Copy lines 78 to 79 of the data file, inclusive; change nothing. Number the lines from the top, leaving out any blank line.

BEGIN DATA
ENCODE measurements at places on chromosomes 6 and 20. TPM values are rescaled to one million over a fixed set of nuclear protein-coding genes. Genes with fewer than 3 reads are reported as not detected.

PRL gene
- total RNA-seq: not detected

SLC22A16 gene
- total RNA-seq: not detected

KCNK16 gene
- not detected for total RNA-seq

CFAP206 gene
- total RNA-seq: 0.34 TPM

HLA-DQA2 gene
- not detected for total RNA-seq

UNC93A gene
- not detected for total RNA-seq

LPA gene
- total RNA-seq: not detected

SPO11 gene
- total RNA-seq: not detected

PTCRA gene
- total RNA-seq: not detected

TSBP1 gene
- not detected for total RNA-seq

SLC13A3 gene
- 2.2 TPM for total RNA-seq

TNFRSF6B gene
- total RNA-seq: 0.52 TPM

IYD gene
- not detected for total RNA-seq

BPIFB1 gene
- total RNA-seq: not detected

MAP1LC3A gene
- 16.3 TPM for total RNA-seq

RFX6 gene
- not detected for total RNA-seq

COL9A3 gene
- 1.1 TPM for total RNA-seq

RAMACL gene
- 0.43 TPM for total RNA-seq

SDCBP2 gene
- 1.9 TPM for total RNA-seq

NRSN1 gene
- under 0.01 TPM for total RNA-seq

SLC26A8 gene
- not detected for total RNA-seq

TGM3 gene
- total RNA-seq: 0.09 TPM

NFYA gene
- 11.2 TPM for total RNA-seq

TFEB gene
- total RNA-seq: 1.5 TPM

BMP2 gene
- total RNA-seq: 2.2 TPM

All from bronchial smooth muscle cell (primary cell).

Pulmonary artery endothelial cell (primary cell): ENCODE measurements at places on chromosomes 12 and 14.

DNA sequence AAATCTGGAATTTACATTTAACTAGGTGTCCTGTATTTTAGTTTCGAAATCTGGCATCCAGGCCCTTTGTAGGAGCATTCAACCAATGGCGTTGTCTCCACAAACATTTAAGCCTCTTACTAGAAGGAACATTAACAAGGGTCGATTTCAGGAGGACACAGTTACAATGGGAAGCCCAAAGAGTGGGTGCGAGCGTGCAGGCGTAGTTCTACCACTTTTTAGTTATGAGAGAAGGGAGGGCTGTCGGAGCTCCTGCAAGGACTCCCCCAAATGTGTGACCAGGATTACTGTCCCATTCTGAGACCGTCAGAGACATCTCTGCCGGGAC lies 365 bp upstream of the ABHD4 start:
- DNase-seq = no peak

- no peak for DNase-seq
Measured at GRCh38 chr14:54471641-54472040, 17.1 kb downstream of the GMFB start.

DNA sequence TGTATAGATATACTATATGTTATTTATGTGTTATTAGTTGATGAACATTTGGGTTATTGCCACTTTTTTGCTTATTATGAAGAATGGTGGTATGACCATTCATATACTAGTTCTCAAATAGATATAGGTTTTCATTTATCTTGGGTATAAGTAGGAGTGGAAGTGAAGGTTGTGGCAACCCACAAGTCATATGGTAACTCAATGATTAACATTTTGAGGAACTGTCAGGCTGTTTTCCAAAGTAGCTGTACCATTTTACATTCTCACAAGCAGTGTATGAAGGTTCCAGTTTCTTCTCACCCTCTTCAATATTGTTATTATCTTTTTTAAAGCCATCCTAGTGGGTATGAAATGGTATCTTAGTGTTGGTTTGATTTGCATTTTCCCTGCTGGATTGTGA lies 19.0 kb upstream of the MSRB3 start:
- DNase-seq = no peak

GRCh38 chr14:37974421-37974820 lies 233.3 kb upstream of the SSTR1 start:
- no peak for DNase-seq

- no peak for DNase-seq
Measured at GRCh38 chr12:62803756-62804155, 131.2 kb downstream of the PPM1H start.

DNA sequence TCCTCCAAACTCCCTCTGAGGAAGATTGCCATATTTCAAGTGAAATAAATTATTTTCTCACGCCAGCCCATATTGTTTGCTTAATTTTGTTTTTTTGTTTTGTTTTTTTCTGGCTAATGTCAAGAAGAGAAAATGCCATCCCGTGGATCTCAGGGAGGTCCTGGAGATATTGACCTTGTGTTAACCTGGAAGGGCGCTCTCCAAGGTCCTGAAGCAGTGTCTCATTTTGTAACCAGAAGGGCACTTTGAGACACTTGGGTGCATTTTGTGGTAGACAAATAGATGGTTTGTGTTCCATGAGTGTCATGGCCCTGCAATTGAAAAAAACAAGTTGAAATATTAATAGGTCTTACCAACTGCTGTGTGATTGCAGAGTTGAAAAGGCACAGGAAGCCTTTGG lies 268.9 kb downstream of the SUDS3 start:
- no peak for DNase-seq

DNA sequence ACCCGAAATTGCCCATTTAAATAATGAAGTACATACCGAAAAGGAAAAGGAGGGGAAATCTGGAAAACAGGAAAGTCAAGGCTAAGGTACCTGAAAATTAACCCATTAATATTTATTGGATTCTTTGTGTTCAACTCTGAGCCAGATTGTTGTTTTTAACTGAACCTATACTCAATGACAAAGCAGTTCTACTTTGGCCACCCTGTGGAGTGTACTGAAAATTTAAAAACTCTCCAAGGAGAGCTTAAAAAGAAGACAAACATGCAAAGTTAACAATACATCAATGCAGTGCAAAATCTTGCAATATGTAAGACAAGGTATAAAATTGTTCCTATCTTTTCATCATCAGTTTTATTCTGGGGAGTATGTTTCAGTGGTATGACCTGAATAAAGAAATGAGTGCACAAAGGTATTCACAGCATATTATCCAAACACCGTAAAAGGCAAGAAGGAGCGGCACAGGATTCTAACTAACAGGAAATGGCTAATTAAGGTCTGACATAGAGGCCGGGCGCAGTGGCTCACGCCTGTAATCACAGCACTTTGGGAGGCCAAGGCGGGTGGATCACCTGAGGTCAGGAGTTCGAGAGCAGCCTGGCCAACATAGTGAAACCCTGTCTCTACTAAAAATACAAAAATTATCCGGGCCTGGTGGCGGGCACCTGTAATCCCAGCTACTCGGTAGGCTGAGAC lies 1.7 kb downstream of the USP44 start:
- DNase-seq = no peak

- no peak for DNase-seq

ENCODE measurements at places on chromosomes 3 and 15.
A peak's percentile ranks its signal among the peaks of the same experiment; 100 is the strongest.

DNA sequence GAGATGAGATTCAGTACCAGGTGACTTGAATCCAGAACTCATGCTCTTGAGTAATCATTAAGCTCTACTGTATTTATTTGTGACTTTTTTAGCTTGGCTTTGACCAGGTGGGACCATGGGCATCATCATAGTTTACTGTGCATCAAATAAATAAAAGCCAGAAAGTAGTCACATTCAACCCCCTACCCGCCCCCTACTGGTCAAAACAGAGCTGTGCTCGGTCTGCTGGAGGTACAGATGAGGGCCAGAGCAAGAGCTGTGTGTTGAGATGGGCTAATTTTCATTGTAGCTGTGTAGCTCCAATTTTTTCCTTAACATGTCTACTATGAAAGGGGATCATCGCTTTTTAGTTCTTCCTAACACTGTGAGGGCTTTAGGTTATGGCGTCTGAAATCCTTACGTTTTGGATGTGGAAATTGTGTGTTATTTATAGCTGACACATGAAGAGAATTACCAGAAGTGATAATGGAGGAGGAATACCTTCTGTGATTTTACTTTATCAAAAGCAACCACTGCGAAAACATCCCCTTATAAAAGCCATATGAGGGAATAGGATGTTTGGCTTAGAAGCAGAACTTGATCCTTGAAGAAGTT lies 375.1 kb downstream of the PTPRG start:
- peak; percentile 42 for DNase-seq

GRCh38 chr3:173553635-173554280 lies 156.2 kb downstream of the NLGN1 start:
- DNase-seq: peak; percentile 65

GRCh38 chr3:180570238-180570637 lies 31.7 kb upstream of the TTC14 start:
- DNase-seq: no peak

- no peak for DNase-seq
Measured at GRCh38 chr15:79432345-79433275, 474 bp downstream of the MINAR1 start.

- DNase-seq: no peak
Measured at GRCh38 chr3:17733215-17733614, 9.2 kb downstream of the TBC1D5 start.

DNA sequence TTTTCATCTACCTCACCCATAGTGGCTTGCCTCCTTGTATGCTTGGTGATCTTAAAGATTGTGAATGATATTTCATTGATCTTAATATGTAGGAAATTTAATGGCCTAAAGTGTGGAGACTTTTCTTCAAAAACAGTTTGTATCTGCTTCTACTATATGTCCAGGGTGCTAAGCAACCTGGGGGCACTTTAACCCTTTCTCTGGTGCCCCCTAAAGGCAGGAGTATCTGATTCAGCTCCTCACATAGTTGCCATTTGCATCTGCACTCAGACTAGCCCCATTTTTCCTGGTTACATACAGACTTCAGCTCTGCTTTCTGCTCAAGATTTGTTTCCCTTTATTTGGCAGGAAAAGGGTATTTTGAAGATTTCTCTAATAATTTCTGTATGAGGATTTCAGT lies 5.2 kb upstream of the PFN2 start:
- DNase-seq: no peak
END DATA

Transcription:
Measured at GRCh38 chr15:79432345-79433275, 474 bp downstream of the MINAR1 start.

- DNase-seq: no peak